The responses suggested it was a perfect place, a utopian community, it didn’t have kings or leaders – all are equal, without hierarchy where everyone is happy. Glenn referred to the origin of the Utopian concept from Thomas More’s novel published in 1516. He asked who you think the narrator might be? What is the narrator’s relationship with the community? It was agreed that the narrator’s is an external voice providing, in the first half, a positive yet clinical and objective description. The community is in harmony with nature and has no need or desire for anything but the simplest technology.

Then Glenn asked us to think about the second part of the story. It seems to describe a democracy rather than a utopia: a democracy that is built on the suffering of a child in order to provide happiness and comfort to the rest of the community. Your response was unequivocal: the place now seemed unfair, more dystopian than utopian and reminded you of our world; its wealth reliant on the suffering of the innocent, often children; the rich exploiting the poor. It reminded you of class conflict, racial inequality, exploitation of the developing world by the developed.

Glenn spoke of an island he visited in Ecuador this week and showed us some photos. In the last 15 years rising sea levels are beginning to have a noticeable impact. Buildings are being washed out to sea and the island is slowly disappearing. It is a real example of climate change. The tragedy for those in the region is the inaction of the rest of the world. The idea that we in the West have the opportunity to watch this happening so that we can confirm climate change as a reality before deciding to do something about it is described in Wishful sinking: Disappearing island, climate refugees and cosmopolitan experimentation.

The sinking island off the coast of Ecuador visited by Glenn.

Buildings are being washed out to sea.

A bridge to somewhere…?

Returning to our short story Glenn asked if it is the right thing to do, to walk away from Omelas? Your answers included: yes, because living at the expense of others is not right; reforming the society would disrupt its utopian nature; the community’s happiness must be sacrificed for the good of the suffering child; this is a philosophical question rather than a real one; we have a duty to take part in this discussion and question our privileges.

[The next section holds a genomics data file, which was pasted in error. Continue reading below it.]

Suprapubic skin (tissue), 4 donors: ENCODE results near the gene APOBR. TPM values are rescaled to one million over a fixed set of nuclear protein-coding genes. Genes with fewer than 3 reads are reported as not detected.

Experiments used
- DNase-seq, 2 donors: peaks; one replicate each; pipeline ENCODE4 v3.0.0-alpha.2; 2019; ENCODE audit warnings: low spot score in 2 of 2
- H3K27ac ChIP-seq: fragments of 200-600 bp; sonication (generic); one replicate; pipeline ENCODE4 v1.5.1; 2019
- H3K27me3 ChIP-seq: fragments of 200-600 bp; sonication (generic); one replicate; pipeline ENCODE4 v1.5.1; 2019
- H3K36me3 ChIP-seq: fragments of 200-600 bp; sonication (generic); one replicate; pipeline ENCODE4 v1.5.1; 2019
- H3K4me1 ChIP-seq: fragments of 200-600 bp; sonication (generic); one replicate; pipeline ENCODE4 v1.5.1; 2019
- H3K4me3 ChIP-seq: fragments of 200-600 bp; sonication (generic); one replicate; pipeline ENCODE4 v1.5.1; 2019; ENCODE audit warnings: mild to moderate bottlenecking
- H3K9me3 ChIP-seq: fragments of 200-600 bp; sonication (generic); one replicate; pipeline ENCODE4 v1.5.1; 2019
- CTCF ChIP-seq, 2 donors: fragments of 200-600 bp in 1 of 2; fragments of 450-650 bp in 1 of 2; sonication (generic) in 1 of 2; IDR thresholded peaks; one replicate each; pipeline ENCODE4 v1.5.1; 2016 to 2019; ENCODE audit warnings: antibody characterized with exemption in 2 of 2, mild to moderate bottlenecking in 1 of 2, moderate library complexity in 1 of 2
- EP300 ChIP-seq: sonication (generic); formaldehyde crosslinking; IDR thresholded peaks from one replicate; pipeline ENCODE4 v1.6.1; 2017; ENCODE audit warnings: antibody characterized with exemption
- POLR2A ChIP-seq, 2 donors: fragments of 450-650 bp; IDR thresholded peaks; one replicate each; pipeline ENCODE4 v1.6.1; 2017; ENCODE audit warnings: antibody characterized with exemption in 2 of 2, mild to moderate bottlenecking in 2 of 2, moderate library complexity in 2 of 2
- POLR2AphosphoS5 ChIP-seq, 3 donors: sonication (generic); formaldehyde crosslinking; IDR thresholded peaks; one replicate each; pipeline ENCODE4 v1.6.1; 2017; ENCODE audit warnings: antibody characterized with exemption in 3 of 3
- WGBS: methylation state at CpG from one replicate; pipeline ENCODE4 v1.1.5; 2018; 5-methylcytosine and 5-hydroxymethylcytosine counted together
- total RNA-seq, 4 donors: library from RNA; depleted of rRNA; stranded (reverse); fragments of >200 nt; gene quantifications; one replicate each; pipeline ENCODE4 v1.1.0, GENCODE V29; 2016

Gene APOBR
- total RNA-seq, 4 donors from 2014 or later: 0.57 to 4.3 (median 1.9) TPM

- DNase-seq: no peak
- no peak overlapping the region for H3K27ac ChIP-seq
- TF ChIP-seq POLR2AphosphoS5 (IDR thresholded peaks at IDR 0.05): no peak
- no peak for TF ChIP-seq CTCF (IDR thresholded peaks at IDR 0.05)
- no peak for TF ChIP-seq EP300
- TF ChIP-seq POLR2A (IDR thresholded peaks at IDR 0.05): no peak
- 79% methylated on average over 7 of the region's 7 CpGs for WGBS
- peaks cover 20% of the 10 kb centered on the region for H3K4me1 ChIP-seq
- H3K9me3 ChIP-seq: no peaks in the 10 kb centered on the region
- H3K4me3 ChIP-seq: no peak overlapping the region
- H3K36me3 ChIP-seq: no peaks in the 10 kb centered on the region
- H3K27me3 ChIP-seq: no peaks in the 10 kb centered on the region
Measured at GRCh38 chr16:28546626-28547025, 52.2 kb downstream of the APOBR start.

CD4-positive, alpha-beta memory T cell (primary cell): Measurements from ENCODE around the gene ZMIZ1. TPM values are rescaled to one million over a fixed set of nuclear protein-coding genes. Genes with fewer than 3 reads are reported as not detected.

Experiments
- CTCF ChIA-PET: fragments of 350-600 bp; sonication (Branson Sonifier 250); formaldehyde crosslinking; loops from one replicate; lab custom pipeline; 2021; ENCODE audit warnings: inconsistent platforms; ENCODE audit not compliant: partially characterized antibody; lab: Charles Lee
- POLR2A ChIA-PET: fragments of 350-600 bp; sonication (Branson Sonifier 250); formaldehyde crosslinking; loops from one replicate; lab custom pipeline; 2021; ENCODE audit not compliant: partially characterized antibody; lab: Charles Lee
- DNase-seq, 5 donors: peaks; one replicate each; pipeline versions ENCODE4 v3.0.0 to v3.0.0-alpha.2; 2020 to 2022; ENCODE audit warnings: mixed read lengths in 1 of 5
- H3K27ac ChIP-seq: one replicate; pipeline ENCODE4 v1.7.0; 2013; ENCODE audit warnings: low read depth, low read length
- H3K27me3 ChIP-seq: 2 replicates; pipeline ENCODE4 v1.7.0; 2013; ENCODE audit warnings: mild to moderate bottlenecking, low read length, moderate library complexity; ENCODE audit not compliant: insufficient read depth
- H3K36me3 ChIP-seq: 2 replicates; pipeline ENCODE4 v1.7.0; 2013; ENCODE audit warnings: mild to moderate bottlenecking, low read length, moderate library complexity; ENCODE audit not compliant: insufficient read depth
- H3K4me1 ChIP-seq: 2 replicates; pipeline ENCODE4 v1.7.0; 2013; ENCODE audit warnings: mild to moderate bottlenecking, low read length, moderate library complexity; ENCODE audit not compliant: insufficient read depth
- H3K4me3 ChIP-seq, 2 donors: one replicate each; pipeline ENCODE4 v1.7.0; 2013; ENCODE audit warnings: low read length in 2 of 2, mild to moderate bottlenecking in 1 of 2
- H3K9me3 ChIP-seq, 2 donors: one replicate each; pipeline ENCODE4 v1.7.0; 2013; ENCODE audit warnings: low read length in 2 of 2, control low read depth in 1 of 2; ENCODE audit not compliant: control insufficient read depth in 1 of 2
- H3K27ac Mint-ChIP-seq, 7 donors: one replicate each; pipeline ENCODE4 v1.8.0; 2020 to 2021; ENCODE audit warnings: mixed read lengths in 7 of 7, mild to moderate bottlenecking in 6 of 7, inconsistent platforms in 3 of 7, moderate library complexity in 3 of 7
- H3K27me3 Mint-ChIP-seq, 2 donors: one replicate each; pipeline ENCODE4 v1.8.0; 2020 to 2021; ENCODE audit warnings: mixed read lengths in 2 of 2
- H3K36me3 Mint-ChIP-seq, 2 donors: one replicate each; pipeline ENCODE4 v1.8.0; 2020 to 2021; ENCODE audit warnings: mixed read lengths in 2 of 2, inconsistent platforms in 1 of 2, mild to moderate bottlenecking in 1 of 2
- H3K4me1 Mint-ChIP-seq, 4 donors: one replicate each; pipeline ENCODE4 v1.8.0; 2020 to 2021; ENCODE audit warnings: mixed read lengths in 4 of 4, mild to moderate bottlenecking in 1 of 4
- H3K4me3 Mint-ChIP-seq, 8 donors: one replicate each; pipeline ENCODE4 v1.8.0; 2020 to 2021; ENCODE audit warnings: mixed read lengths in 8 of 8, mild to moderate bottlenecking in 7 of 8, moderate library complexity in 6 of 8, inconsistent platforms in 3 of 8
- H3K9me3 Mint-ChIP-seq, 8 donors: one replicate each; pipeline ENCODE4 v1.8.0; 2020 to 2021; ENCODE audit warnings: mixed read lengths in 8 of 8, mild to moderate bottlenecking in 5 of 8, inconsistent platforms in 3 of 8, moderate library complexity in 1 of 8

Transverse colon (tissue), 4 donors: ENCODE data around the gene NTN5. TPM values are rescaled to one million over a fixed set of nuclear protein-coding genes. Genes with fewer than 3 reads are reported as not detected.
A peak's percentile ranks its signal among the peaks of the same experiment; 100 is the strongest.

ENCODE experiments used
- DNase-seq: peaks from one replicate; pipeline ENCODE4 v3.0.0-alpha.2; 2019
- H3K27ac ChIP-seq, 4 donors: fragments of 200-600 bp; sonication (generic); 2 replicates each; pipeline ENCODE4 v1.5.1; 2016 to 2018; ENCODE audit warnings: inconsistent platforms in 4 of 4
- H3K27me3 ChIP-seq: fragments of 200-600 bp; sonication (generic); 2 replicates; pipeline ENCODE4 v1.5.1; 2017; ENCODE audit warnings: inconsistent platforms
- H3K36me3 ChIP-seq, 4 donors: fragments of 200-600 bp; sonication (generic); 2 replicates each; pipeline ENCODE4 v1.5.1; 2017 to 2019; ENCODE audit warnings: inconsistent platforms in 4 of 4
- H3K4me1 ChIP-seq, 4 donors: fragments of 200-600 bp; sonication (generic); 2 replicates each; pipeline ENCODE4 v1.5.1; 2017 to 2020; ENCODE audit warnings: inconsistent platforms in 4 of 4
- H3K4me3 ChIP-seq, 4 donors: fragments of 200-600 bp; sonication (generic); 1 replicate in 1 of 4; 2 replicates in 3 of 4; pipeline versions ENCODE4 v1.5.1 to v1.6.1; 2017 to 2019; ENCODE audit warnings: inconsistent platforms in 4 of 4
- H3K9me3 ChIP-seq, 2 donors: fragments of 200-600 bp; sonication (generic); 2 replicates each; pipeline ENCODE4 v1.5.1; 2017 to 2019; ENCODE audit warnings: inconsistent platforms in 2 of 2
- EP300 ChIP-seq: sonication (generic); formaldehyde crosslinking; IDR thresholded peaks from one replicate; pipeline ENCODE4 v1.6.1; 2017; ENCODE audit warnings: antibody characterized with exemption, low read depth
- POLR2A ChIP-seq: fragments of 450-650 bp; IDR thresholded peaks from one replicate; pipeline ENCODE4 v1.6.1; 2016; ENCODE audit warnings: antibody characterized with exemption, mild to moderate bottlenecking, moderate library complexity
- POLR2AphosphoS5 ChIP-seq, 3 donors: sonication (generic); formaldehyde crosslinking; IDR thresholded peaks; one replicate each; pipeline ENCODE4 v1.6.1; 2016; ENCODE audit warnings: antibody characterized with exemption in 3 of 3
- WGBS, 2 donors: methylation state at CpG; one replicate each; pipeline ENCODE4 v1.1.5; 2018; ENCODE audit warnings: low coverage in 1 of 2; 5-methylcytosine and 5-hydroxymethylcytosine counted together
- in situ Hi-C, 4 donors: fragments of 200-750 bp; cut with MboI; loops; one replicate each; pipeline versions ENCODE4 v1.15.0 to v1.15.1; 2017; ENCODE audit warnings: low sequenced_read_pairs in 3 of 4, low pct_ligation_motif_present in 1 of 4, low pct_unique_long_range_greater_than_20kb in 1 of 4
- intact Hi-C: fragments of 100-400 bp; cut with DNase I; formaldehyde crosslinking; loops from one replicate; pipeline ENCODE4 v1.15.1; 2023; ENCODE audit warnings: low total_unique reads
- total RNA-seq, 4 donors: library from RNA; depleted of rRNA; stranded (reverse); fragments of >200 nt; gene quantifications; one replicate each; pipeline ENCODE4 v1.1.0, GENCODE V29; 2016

We concluded by suggesting that the text challenges us to face up to what we actually know and to consider an ethical response. It is about deciding on a course of action for our own lives – knowing that the right thing to do may be difficult. We also considered the story in the context of SL and virtual worlds in general. Do they offer an escape from an unpleasant reality? There are many movies, such as Ready Player One, that support this notion. But, what does it take to maintain a virtual world and can it ever be a replacement for RL? How does our visit to Virtual Ability Island inform our thinking in that space?

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Class 8: Presenting your Team Project

April 4, 2019

Again, attendance was disappointing this week. Apart from the first week, which had full attendance, we have had eight attending every week. However, last week only five came to class and this week only six. Both weeks two students gave their apologies. Nevertheless, such poor attendance means that class discussion is not as lively and engaging as it should be and, with only three more classes until the final presentation, it is a cause for concern.

John started by asking the class group if they would mind switching topics between this week and next week. Our guest lecturer is travelling today and therefore unavailable. All agreed so we will postpone the class theme ‘Walking away…?’ until next week. Some of you also admitted to not reading the short story yet so John urged you to ensure you have read it for next week.

We started the class by reviewing the visit to Virtual Ability Island last week. It gave you all a sense of the possibilities that virtual worlds can open up for some people and communities.

John asked for some feedback on the Team Project, in particular, how you were thinking of making the final presentation. Only members of the Blue and Yellow teams were present and most of you seem to be thinking in terms of video. It was not clear if the thinking is to use YouTube or steam directly into SL. John suggested reviewing options such as LinkedIn Slideshare, as was used by Sitearm Madonna in his presentation on teamwork and collaboration in class 3. You can also import images directly into SL and display them much as you would give a PowerPoint presentation IRL. John demonstrated how to make a simple ‘slide viewer’ using the ‘Build’ tool. It costs L$10 to import images to SL so John presented each of you with a budget of L$300 to use if you need to. The exchange rate is approximately L$270 to US$1 so your avatars have not become immediately rich!

Building in SL is normally reserved for premium residents (ie, those who pay a monthly subscription) however, there are lots of public sandboxes where anyone can build. Just remember to save your creation to your Inventory Folder so you can access it at a later time. You can also practice building in the classroom area – just be careful not to delete or change anything there! John reckons he has everything locked but remembers the day he accidentally deleted two of the walls and floor. So, do try out some building – there are links to support information in the reading set for Class 9 Presenting your Team Project.